Scales tip in Nix’s favor at Combine
On Friday, former Notre Dame nose guard Louis Nix posted on his Twitter account that if a follower guessed what Nix’s weight would be during his weigh-in at the NFL Combine, Nix would reward them with a follow.
Turns out the winning guess was 331 pounds. That weight wasn’t only a win for some lucky Nix follower, but also a win for Big Lou himself.
The 6-foot-2 Nix, who was listed at 357 pounds in ND’s media guide, and whose senior season was cut short by a knee injury, took a big step toward improving his draft value with Saturday’s weigh-in at Lucas Oil Stadium in Indianapolis.
“I think that’s a really good number,” analyst Scott Wright of DraftCountdown.com said. “If he had come in 10, 15, 20 pounds heavier, it would have been a real warning sign, whereas now I think teams are going to feel a little more comfortable that that’s not going to be a huge issue.”
Nix wasn’t the only former Irish player, or defensive lineman for that matter, to make a positive impression at Saturday’s weigh-in day for defensive linemen and linebackers.
Defensive end Stephon Tuitt weighed in at 304 pounds after beginning the season at 322 per the ND media guide. The 6-5 Tuitt had been listed at 303 pounds as a sophomore in 2012.
“That’s really good,” Wright said of the 304. “That’s basically back where he was a couple of years ago when he was playing at his peak level.
“Everyone’s kind of down on Tuitt right now, and there’s reason to be — he didn’t have a great season and he was out of shape, but boy, if he reverts to the form he showed a couple years ago, I think he’s going to open some eyes.”
One guy who may have opened some eyes on Saturday was former Irish tight end Troy Niklas, who, like Tuitt, bypassed his senior season to enter the draft.
The eye-opening provided by Niklas, according to Wright, came during the weigh-in.
“He looks the part. He is absolutely ripped physically,” Wright said of Niklas, who checked in at 6-6, 270. “I think just showing up at that weigh-in and taking his shirt off, he probably made a positive impression.”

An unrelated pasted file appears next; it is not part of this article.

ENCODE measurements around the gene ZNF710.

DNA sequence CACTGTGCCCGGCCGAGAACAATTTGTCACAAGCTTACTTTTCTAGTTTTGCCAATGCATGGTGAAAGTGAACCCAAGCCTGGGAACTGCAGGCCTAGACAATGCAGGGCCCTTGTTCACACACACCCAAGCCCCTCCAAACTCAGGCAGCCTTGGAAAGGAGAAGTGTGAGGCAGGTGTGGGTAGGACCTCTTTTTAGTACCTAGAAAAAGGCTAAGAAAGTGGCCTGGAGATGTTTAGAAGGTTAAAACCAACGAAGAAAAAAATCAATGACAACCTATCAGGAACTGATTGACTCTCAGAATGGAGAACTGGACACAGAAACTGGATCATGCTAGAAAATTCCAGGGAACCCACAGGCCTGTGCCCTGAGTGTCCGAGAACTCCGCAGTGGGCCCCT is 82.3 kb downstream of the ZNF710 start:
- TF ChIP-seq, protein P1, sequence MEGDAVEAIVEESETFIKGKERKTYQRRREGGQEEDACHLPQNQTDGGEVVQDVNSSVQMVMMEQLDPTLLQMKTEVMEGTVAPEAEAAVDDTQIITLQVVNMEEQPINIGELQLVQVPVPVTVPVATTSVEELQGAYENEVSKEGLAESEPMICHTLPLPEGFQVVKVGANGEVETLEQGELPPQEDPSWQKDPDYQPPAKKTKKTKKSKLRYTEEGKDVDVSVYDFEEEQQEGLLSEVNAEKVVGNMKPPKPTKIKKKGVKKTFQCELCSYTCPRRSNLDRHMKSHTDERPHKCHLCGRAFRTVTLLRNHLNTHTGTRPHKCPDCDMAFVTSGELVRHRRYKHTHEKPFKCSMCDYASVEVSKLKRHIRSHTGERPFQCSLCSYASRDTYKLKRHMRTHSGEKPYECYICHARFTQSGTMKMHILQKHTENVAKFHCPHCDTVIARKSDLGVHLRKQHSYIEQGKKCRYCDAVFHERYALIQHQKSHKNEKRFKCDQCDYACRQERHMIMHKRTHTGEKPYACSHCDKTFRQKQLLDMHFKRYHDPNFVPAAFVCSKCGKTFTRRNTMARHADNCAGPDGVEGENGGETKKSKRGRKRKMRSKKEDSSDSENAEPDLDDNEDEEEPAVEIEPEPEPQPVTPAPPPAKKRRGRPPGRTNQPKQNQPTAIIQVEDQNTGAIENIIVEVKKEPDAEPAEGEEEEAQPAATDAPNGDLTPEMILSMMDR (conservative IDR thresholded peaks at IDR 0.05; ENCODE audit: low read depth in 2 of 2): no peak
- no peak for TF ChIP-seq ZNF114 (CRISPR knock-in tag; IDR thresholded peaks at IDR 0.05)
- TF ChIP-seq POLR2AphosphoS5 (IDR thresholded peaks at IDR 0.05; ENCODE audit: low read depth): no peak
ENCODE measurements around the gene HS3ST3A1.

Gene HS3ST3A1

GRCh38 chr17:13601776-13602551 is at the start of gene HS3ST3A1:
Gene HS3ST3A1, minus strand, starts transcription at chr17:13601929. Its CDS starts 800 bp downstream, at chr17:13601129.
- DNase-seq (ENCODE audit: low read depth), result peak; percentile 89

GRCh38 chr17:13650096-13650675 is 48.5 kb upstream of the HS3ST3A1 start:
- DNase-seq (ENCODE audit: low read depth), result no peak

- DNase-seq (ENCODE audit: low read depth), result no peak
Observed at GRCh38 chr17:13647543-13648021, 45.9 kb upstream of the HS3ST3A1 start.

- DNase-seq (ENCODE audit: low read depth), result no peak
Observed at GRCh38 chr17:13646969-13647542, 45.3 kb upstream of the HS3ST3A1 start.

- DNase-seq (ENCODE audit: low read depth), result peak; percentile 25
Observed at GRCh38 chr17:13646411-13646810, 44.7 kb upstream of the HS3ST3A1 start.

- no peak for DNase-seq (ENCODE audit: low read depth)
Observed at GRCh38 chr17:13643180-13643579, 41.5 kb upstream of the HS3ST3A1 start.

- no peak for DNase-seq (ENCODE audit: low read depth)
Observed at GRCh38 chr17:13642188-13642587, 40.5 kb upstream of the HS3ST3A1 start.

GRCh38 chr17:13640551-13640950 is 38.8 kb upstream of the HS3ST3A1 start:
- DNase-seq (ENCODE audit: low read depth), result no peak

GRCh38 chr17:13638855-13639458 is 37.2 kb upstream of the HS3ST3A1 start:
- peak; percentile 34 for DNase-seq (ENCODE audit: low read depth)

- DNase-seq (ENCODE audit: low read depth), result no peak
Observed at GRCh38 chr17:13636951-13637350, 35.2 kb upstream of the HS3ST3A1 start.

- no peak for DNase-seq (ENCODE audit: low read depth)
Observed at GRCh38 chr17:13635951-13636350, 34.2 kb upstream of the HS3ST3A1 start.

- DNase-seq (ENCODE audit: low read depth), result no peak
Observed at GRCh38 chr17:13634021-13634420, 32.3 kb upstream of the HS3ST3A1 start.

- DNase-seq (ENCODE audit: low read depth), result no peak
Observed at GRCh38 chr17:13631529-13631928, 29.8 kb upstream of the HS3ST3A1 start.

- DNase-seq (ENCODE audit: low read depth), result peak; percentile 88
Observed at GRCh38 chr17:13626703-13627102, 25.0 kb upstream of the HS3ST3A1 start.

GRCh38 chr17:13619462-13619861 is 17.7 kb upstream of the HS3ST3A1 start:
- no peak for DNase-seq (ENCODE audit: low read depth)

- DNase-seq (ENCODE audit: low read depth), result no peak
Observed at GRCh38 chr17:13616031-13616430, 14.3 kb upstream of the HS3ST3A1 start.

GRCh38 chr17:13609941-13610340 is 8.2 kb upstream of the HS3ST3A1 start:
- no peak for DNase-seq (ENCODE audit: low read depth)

One area in which Niklas has yet to make a positive impression is in the 40-yard dash, which he did not run on Saturday. A good time, Wright said, could help plant Niklas as the No. 2 tight end in the draft behind Eric Ebron of North Carolina.
“Of course, speed is going to be a big question mark with (Niklas),” Wright said. “Let’s face it, when teams draft a tight end in the early rounds, they’re not drafting blockers, they’re drafting guys that can be dynamic pass-catchers. Niklas needs to run well whenever he does to kind of alleviate that concern.”
Niklas wasn’t the only former ND player who did not run the 40 at Saturday’s testing, as ND product Zack Martin also chose not to run at the Combine.
Martin, however, may be climbing even higher in the eyes of scouts as other offensive linemen show warts.
“For Zack Martin, it’s kind of a war of attrition for him. Some of the other guys maybe having disappointing results maybe helped him,” Wright said. “I think some other guys maybe dropping off around him is probably boosting his stock more than anything he did.”
Former Irish offensive guard Chris Watt, who is projected by Wright to go in the Round 3-5 range, according to NFL.com ran the 40 on Saturday in 5.5 seconds. Michigan’s Taylor Lewan was the top offensive lineman on Saturday in the category, registering a time of 4.87 seconds.
Watt is at a position that Wright sees as one of the deepest in the draft. The recovery time from the knee injury is allowing others to perhaps jump Watt.
“There’s plenty of tape on him from his college career. We know what type of player he is,” Wright said, “but these are missed opportunities where you don’t have a chance to put your best foot forward and make a case why you should be selected ahead of someone else.”
Zack Martin: Broad jump: 106 inches (tied for 11th among offensive linemen)
Three-cone drill: 7.65 seconds (14th among offensive linemen)
20-yard shuttle: 4.59 seconds (12th among offensive linemen)
Chris Watt: 40-yard dash: 5.5 seconds (Michigan’s Taylor Lewan ran the fastest 40 among offensive linemen at 4.87 seconds)
Troy Niklas: Broad jump: 114 inches (tied for 11th among tight ends)
Three-cone drill: 7.57 seconds (12th among tight ends)
20-yard shuttle: 4.55 seconds (11th among tight ends)
60-yard shuttle: 12.19 seconds (tied for second among tight ends)